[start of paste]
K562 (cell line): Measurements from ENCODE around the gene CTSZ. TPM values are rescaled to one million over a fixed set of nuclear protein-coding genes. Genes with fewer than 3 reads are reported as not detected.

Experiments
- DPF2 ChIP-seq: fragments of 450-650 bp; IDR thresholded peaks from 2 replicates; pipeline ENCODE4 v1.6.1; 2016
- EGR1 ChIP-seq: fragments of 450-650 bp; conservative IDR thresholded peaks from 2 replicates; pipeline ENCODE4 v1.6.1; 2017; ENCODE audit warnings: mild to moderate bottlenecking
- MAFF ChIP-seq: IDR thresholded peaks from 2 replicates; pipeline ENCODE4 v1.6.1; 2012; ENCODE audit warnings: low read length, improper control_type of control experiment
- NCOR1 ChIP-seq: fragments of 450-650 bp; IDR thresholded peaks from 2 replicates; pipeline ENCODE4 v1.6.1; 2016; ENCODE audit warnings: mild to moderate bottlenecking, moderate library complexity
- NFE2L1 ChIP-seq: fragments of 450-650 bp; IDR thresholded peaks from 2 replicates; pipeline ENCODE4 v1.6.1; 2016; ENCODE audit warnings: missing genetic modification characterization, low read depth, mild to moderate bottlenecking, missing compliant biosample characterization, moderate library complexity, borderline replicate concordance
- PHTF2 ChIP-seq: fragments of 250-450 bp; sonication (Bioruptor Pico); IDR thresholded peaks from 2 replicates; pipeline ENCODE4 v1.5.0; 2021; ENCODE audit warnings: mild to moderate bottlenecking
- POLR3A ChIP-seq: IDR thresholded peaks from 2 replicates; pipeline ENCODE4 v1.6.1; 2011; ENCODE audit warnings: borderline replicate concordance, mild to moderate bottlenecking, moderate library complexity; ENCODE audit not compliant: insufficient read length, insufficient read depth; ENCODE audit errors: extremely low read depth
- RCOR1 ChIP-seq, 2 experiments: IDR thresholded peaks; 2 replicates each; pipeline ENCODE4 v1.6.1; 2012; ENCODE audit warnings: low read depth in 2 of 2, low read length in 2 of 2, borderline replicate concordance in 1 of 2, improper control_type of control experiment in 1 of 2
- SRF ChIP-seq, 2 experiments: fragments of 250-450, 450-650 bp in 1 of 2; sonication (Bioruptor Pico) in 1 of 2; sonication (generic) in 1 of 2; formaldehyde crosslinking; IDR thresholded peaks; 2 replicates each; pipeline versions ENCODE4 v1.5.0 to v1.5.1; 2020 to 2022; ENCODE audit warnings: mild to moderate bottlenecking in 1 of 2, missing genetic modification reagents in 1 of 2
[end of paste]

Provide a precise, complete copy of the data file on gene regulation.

K562 (cell line): Measurements from ENCODE around the gene CTSZ. TPM values are rescaled to one million over a fixed set of nuclear protein-coding genes. Genes with fewer than 3 reads are reported as not detected.

Experiments
- DPF2 ChIP-seq: fragments of 450-650 bp; IDR thresholded peaks from 2 replicates; pipeline ENCODE4 v1.6.1; 2016
- EGR1 ChIP-seq: fragments of 450-650 bp; conservative IDR thresholded peaks from 2 replicates; pipeline ENCODE4 v1.6.1; 2017; ENCODE audit warnings: mild to moderate bottlenecking
- MAFF ChIP-seq: IDR thresholded peaks from 2 replicates; pipeline ENCODE4 v1.6.1; 2012; ENCODE audit warnings: low read length, improper control_type of control experiment
- NCOR1 ChIP-seq: fragments of 450-650 bp; IDR thresholded peaks from 2 replicates; pipeline ENCODE4 v1.6.1; 2016; ENCODE audit warnings: mild to moderate bottlenecking, moderate library complexity
- NFE2L1 ChIP-seq: fragments of 450-650 bp; IDR thresholded peaks from 2 replicates; pipeline ENCODE4 v1.6.1; 2016; ENCODE audit warnings: missing genetic modification characterization, low read depth, mild to moderate bottlenecking, missing compliant biosample characterization, moderate library complexity, borderline replicate concordance
- PHTF2 ChIP-seq: fragments of 250-450 bp; sonication (Bioruptor Pico); IDR thresholded peaks from 2 replicates; pipeline ENCODE4 v1.5.0; 2021; ENCODE audit warnings: mild to moderate bottlenecking
- POLR3A ChIP-seq: IDR thresholded peaks from 2 replicates; pipeline ENCODE4 v1.6.1; 2011; ENCODE audit warnings: borderline replicate concordance, mild to moderate bottlenecking, moderate library complexity; ENCODE audit not compliant: insufficient read length, insufficient read depth; ENCODE audit errors: extremely low read depth
- RCOR1 ChIP-seq, 2 experiments: IDR thresholded peaks; 2 replicates each; pipeline ENCODE4 v1.6.1; 2012; ENCODE audit warnings: low read depth in 2 of 2, low read length in 2 of 2, borderline replicate concordance in 1 of 2, improper control_type of control experiment in 1 of 2
- SRF ChIP-seq, 2 experiments: fragments of 250-450, 450-650 bp in 1 of 2; sonication (Bioruptor Pico) in 1 of 2; sonication (generic) in 1 of 2; formaldehyde crosslinking; IDR thresholded peaks; 2 replicates each; pipeline versions ENCODE4 v1.5.0 to v1.5.1; 2020 to 2022; ENCODE audit warnings: mild to moderate bottlenecking in 1 of 2, missing genetic modification reagents in 1 of 2